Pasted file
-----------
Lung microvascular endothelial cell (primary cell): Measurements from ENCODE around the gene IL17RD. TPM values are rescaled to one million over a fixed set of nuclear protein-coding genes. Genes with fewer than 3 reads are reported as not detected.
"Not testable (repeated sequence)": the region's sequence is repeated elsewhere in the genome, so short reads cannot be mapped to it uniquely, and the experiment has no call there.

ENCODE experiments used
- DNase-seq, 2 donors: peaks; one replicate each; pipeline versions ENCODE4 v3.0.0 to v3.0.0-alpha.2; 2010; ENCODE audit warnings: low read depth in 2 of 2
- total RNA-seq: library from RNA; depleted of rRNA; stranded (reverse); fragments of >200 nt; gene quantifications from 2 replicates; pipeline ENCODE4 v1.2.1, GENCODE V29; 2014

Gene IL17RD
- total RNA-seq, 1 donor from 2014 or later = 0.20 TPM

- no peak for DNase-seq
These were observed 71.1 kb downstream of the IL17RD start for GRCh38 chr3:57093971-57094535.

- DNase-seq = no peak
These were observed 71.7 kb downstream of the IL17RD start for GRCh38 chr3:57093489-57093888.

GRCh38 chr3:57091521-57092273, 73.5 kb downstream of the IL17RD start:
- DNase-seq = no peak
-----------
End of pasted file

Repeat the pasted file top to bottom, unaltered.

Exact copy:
Lung microvascular endothelial cell (primary cell): Measurements from ENCODE around the gene IL17RD. TPM values are rescaled to one million over a fixed set of nuclear protein-coding genes. Genes with fewer than 3 reads are reported as not detected.
"Not testable (repeated sequence)": the region's sequence is repeated elsewhere in the genome, so short reads cannot be mapped to it uniquely, and the experiment has no call there.

ENCODE experiments used
- DNase-seq, 2 donors: peaks; one replicate each; pipeline versions ENCODE4 v3.0.0 to v3.0.0-alpha.2; 2010; ENCODE audit warnings: low read depth in 2 of 2
- total RNA-seq: library from RNA; depleted of rRNA; stranded (reverse); fragments of >200 nt; gene quantifications from 2 replicates; pipeline ENCODE4 v1.2.1, GENCODE V29; 2014

Gene IL17RD
- total RNA-seq, 1 donor from 2014 or later = 0.20 TPM

- no peak for DNase-seq
These were observed 71.1 kb downstream of the IL17RD start for GRCh38 chr3:57093971-57094535.

- DNase-seq = no peak
These were observed 71.7 kb downstream of the IL17RD start for GRCh38 chr3:57093489-57093888.

GRCh38 chr3:57091521-57092273, 73.5 kb downstream of the IL17RD start:
- DNase-seq = no peak